WEDNESDAY, May 17, 2017 (HealthDay News) — Conventional Goldmann applanation tonometry (GAT) values for intraocular pressure (IOP) are significantly discordant compared with Pascal dynamic contour tonometry (DCT) measurements in patients with thin corneas and advanced glaucoma, according to a study published online May 11 in JAMA Ophthalmology.
Josephine Wachtl, from the University Hospital Zurich, and colleagues conducted a prospective cross-sectional case series among 112 white patients with glaucoma. The authors performed IOP measurements with GAT and DCT and examined the difference between corrected and conventional GAT and DCT measurements.
The researchers found that the mean IOP was 20.3 and 17.0 mm Hg as measured by DCT and GAT, respectively, with a mean discordance between measures of −3.3 mmHg. Compared with DCT, the five corrected GAT values ranged from −2.7 to −5.4 mm Hg. The mean result of the Dresdner correction formula was 17.6 mm Hg, which was closer to the DCT than the GAT measurement. There was a mean Glaucoma Severity Score of 4.7. A positive correlation was seen for uncorrected discordance (IOPDCT − IOPGAT) with the Glaucoma Severity Score (rs = 0.33), and a negative correlation with central corneal thickness (rs = −0.22).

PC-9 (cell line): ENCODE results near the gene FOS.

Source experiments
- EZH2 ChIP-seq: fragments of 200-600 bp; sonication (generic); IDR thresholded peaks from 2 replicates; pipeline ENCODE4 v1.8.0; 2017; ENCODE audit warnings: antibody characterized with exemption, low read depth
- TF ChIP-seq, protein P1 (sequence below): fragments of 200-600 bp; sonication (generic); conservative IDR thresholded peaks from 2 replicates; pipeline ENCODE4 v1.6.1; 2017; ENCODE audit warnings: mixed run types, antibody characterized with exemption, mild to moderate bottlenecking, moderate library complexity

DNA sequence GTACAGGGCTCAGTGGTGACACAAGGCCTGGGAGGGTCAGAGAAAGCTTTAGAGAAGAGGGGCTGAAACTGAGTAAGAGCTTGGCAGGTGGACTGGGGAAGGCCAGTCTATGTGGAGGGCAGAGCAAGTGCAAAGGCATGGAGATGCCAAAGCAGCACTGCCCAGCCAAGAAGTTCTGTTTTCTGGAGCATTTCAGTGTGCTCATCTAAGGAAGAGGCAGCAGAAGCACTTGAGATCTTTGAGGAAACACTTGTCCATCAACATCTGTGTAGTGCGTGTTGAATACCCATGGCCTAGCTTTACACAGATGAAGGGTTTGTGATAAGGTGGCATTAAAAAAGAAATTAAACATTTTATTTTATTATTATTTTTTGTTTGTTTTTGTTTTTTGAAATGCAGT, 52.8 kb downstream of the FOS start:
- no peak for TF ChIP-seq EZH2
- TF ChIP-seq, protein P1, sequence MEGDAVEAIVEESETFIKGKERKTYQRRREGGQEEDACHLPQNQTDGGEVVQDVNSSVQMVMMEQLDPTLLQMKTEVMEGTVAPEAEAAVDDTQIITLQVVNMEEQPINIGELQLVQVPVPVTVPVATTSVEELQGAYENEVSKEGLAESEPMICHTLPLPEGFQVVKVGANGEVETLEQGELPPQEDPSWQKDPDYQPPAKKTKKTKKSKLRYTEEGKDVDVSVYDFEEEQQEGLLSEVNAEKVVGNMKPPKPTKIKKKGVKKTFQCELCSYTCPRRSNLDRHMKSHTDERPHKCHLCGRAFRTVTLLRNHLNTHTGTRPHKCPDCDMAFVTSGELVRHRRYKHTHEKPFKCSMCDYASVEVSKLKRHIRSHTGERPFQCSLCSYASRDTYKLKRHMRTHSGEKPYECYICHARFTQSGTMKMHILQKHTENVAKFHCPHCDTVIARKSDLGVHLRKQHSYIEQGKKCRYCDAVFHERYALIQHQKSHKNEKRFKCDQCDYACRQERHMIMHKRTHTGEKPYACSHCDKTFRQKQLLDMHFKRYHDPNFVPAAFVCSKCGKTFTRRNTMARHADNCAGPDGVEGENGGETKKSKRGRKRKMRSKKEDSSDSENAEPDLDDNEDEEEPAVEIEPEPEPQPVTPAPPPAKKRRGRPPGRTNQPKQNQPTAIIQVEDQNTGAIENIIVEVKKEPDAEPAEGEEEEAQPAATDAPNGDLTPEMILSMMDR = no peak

“Application of GAT-based correction formulas involves a possible risk of creating an even greater number of unpredictable measurement errors,” the authors write. “Hence, we advise with caution, especially pertaining to eyes with thin corneas, to not place reliance on GAT readings, and abandon any correction formula.”
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